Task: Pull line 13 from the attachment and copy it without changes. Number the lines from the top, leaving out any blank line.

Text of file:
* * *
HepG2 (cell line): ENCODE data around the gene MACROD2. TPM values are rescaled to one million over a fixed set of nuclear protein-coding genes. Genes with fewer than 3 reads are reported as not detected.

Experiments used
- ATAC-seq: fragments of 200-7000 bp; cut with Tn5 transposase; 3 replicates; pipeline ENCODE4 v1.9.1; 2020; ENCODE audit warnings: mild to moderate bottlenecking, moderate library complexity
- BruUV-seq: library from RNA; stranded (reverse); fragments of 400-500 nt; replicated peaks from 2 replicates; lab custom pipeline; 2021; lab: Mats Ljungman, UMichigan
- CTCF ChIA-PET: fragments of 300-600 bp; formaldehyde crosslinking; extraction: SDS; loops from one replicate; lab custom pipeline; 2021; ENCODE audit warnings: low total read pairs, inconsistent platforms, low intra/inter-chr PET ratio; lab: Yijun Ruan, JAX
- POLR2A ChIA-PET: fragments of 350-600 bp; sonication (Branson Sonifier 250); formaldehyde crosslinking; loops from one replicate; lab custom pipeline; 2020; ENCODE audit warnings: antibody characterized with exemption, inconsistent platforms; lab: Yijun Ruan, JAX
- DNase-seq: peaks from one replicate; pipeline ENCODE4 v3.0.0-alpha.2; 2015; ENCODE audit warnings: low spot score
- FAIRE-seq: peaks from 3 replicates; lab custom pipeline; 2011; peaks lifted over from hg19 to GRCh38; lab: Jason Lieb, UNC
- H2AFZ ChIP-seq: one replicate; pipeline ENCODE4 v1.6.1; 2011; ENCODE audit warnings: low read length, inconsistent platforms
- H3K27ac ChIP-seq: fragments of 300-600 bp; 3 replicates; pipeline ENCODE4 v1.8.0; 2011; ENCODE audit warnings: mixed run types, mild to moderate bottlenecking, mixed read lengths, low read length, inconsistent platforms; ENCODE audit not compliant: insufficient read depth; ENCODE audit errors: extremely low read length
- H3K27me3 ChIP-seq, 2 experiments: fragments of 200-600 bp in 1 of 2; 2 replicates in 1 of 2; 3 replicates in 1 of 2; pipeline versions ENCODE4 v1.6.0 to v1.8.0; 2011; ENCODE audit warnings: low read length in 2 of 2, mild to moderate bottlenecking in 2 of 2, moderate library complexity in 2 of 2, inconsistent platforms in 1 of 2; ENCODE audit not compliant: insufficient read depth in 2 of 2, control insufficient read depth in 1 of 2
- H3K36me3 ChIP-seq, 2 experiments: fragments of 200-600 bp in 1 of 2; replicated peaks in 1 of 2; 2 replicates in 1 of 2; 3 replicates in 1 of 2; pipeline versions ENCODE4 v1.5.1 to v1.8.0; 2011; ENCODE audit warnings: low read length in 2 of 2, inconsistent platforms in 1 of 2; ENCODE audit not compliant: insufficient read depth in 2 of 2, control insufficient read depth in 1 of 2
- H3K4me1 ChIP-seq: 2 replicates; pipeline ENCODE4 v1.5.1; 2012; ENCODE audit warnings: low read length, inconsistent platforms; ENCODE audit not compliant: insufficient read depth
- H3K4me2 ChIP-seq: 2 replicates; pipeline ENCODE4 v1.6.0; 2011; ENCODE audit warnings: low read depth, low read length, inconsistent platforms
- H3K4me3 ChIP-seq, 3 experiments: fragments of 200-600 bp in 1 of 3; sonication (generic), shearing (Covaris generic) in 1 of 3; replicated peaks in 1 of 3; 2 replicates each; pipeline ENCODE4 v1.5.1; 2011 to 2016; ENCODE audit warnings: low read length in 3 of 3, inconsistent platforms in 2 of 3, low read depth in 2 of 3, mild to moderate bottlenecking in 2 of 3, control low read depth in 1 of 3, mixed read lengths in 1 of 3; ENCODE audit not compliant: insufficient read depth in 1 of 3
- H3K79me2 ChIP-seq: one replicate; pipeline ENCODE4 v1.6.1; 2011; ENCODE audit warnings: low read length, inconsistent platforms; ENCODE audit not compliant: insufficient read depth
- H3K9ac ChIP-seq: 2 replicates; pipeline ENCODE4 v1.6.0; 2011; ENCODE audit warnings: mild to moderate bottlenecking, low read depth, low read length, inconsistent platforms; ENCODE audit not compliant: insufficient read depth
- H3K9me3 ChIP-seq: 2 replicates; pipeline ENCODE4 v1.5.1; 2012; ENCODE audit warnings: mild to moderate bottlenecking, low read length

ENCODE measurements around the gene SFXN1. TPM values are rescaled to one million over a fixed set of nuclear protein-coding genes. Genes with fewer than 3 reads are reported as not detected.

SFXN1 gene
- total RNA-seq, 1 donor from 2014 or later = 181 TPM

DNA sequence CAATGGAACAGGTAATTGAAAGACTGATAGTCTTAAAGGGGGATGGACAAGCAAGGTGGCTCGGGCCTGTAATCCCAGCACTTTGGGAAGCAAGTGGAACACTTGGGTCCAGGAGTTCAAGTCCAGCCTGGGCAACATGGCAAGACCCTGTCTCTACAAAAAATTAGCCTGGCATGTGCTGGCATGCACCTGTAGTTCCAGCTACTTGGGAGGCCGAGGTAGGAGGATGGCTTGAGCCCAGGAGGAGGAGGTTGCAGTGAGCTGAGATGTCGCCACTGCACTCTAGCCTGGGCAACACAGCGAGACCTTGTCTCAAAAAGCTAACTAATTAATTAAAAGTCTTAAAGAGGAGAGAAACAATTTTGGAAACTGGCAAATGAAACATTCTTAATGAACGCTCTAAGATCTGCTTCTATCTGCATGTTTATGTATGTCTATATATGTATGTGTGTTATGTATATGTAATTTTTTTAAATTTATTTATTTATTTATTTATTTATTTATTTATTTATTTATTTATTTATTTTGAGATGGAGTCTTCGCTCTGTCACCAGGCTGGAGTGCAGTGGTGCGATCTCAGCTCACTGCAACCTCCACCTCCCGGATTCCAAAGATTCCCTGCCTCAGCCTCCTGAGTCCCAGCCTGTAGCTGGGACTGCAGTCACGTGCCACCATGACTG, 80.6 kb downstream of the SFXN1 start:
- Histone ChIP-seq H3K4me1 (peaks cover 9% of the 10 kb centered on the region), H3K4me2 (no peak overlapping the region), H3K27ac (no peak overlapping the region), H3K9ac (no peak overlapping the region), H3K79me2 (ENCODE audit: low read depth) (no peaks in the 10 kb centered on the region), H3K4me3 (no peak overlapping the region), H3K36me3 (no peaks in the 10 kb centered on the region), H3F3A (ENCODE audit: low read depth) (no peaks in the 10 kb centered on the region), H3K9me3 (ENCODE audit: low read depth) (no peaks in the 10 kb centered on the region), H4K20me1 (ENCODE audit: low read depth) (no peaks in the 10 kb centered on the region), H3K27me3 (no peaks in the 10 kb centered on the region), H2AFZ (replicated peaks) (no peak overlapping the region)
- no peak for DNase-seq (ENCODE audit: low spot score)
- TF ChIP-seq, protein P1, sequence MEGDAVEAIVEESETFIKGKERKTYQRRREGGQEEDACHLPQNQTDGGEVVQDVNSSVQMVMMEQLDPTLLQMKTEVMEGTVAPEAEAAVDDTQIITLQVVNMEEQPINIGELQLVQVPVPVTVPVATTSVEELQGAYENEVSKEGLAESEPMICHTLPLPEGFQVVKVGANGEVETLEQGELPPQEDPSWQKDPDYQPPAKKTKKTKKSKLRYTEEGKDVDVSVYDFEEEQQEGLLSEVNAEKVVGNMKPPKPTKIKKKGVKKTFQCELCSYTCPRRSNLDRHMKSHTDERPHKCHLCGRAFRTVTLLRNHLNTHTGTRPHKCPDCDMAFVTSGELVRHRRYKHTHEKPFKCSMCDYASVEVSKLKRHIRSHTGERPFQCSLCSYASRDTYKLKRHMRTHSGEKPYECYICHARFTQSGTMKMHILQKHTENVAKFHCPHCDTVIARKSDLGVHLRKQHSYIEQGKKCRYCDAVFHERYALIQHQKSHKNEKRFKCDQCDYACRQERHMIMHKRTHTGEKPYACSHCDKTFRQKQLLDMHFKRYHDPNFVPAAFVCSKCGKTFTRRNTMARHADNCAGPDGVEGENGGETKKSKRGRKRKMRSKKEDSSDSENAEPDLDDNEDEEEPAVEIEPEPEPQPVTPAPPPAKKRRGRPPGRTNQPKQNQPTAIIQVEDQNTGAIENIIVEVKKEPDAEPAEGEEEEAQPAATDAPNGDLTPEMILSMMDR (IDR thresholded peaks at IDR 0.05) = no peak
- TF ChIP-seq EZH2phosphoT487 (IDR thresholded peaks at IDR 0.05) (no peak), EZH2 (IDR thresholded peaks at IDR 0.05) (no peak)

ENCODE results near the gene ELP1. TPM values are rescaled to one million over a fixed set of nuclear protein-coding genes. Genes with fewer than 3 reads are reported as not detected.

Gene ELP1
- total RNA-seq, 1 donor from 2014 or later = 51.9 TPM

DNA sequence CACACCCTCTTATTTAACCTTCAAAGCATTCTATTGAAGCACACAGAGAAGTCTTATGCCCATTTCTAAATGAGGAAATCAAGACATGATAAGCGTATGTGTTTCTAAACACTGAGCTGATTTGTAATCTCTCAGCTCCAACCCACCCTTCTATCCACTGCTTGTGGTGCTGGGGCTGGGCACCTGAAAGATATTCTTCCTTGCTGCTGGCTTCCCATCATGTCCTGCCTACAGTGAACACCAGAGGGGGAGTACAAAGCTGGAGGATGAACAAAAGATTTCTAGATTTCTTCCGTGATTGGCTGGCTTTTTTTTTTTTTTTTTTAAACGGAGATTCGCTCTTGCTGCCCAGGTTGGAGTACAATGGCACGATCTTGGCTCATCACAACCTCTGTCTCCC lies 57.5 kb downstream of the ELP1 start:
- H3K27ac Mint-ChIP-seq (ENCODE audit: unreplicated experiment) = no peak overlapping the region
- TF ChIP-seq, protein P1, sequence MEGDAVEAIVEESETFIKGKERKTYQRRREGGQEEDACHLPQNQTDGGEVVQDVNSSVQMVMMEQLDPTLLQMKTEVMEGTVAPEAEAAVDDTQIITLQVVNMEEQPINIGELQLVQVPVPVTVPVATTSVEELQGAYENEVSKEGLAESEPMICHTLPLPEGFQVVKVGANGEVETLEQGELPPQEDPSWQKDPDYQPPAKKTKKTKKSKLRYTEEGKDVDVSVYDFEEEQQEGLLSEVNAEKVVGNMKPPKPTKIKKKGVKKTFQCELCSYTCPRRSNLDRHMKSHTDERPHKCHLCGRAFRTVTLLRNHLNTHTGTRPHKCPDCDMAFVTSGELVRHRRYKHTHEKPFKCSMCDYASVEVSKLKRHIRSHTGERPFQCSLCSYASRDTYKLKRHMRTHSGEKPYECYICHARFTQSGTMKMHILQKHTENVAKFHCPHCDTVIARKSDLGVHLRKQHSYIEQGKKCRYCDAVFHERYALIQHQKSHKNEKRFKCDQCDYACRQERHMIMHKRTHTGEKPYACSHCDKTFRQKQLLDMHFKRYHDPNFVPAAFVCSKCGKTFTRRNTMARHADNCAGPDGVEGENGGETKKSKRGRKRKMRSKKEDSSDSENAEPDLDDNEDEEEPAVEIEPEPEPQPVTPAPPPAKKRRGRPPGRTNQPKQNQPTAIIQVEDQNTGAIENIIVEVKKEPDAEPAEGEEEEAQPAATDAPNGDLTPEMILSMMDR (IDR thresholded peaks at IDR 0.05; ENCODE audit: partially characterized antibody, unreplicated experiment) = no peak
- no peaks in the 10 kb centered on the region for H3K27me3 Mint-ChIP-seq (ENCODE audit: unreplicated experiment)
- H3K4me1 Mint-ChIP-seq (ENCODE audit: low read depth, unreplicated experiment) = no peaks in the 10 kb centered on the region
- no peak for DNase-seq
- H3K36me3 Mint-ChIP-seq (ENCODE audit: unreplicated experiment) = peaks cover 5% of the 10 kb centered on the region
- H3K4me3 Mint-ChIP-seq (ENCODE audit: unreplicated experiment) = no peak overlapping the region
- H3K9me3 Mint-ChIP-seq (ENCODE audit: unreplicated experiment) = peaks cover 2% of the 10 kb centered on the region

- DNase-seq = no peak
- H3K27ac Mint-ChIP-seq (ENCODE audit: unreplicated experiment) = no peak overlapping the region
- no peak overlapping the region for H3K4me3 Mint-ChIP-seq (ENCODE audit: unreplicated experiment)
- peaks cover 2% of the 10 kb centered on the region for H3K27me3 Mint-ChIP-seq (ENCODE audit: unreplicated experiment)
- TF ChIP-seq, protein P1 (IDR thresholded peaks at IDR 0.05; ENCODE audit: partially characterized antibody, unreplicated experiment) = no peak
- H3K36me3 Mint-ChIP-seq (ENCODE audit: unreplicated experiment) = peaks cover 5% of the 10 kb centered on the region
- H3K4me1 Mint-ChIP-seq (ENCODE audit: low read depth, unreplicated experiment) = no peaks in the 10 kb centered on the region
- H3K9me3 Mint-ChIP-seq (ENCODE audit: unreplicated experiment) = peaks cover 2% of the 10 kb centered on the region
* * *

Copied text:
- H3K4me1 ChIP-seq: 2 replicates; pipeline ENCODE4 v1.5.1; 2012; ENCODE audit warnings: low read length, inconsistent platforms; ENCODE audit not compliant: insufficient read depth